I had intended that my last full day of the trip be local to Albuquerque. However, there I was, aching feet, a whole day left, unlimited miles on the rental car, and no set schedule.
I drove to the southeast corner of town to the National Museum of Nuclear Science and History just as it opened. The rest of ABQ was driving to work. Dispite fifteen minutes of chaos as the museum’s summer campers arrived, I nearly had the place to myself. One docent, a former Los Alamos scientist, offered interesting tidbits on the exhibits.
Fascinating is an underwhelming word. The pace, effort, and logistics required to develop the A-bomb was astounding, and this museum goes into great detail.
The museum also has exhibits on the Cold War, the Atomic Age in Culture, Nuclear Medicine, and Energy, plus plenty for kids to do. It wasn’t until I saw that this is a Smithsonian Affiliate museum that I understood one reason that it was so well done.
The rear of the museum is an open-air space where they have various military equipment and aircraft on display, including an B-29 Superfortress and a B-52 Stratofortress. Additionally, on display are various vehicle mounted missiles and surface-to-air missiles.
I admit that I left feeling a bit uneasy and awestruck thinking about the enormous power we humans have the ability to wield, and whether we can control this capricious geenie.
At 11 AM, I made the choice to hop on the freeway heading south. It was either the very long haul to White Sands or a shorter one to the Very Large Array. The former would have me driving back at night, and I really wanted to see the night sky from the desert. However, an early flight the next day was the deciding factor.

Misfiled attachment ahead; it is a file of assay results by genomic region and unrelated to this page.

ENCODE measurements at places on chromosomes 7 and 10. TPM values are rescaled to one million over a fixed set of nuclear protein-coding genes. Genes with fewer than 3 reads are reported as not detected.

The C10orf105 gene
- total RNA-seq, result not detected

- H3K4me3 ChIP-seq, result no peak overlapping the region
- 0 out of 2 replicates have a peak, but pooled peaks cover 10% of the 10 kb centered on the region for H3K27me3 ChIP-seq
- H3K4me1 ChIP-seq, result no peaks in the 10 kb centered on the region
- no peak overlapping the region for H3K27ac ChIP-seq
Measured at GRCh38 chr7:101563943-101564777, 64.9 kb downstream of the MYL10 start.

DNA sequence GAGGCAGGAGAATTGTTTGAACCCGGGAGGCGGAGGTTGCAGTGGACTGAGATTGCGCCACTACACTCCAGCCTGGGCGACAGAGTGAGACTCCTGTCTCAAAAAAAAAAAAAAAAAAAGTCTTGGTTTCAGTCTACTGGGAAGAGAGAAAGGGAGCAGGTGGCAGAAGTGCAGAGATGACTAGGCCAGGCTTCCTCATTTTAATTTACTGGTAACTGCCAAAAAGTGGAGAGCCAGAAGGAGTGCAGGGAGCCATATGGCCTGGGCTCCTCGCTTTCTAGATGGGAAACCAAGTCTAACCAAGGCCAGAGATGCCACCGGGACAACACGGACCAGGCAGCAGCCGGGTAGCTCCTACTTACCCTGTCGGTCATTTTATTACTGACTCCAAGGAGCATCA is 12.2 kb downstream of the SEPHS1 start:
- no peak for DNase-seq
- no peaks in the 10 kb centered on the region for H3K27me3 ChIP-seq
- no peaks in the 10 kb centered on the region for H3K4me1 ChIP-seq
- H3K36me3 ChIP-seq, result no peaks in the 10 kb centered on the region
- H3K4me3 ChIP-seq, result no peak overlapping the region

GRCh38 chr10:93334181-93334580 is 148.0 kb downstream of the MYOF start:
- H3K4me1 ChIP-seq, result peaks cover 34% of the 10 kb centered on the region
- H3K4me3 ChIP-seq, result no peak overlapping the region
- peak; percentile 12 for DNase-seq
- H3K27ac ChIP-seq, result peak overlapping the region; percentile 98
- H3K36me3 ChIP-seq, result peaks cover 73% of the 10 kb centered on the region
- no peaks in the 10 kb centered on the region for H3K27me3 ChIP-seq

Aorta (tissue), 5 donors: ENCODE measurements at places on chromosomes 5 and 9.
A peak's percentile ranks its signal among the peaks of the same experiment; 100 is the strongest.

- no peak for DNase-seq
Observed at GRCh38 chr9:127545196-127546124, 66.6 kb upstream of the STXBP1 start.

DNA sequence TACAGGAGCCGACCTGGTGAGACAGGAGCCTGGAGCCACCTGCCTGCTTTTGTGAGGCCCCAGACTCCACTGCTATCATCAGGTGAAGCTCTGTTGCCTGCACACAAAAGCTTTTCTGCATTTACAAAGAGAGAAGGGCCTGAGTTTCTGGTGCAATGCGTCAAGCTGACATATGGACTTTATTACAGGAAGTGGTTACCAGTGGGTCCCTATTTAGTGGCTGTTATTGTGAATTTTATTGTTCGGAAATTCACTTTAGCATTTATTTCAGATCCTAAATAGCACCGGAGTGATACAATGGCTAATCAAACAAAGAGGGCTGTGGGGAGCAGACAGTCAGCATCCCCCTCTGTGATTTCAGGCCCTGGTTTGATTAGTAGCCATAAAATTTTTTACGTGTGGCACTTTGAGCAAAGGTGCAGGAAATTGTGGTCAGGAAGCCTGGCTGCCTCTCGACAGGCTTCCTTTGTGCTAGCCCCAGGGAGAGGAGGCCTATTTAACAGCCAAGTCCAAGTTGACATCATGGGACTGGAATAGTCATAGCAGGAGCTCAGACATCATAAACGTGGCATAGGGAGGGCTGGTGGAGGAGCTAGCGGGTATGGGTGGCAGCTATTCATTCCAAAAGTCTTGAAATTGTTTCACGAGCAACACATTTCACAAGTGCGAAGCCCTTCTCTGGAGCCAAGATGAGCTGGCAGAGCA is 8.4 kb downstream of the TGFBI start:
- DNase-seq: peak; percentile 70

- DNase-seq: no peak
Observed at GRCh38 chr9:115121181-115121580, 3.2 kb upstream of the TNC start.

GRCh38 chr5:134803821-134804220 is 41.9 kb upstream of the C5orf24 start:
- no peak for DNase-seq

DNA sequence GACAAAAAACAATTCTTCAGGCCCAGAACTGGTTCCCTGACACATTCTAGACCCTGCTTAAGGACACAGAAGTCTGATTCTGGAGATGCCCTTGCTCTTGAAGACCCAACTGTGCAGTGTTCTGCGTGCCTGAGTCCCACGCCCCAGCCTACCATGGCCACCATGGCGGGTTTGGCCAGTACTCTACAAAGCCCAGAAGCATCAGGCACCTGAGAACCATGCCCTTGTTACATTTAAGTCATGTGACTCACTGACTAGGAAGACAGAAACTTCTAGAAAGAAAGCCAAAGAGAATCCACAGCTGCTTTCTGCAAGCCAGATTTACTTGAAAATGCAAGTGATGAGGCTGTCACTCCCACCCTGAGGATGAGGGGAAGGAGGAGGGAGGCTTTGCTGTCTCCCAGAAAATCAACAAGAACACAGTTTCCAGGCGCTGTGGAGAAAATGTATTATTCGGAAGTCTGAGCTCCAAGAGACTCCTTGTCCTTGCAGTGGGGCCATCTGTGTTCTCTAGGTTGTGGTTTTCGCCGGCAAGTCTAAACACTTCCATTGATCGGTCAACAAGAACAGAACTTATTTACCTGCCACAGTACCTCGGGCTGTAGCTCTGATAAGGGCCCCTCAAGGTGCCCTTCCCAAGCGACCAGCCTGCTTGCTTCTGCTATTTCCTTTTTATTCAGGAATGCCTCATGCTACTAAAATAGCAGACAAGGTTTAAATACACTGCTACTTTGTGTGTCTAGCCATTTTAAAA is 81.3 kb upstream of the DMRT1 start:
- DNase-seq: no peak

At Socorro, I headed west.
As the landscape flattened out, cattle ranches became a frequent site. In a broad basin, white structures appeared in the distance, like a display of desert snow cones.
The size of the radio telescope’s dishes was hard to gauge until I began to get up close. The dishes are 82 feet across. These were in a straight up configuration, and spaced in the most compact orientation. At it’s farthest spread, the farthest array dishes are actually 13 miles from the center point. These receivers detect light in the long wavelength radio band sent out by objects in space, one trillionth the intensity of the interference given off by our cell phones. Therefore, cell phones must be turned off while visiting the VLA, except they may be momentarily on to take pictures if the are in airplane mode.
I spent some time in the visitor’s center, sitting alone in its theatre watching a well done production about the VLA narrated by Jodie Foster (Contact). Constructed from 1972 to 1980, the entire system has been upgraded over its life to leverage advances in computing power and technology growth.
The self-guided tour was a very short walk out to the array and back, with several informational stops along the way. To stand in the shadow of there mammoth dishes as they look millions of years into the past was both humbling and inspiring.
I drove back to Albuquerque, and spent the last part of my day finalizing my airline tickets, packing and enjoying a short walk through town near the hotel.
Six very full days in New Mexico made it easy to crave home. I arrived home knowing that I barely explored the state, but was entirely satisfied.